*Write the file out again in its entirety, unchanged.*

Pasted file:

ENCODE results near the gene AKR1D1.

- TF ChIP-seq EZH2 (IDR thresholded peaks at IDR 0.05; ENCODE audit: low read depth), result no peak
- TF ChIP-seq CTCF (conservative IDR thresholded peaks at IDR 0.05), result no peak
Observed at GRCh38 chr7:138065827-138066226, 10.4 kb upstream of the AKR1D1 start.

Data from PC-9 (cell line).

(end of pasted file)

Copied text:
ENCODE results near the gene AKR1D1.

- TF ChIP-seq EZH2 (IDR thresholded peaks at IDR 0.05; ENCODE audit: low read depth), result no peak
- TF ChIP-seq CTCF (conservative IDR thresholded peaks at IDR 0.05), result no peak
Observed at GRCh38 chr7:138065827-138066226, 10.4 kb upstream of the AKR1D1 start.

Data from PC-9 (cell line).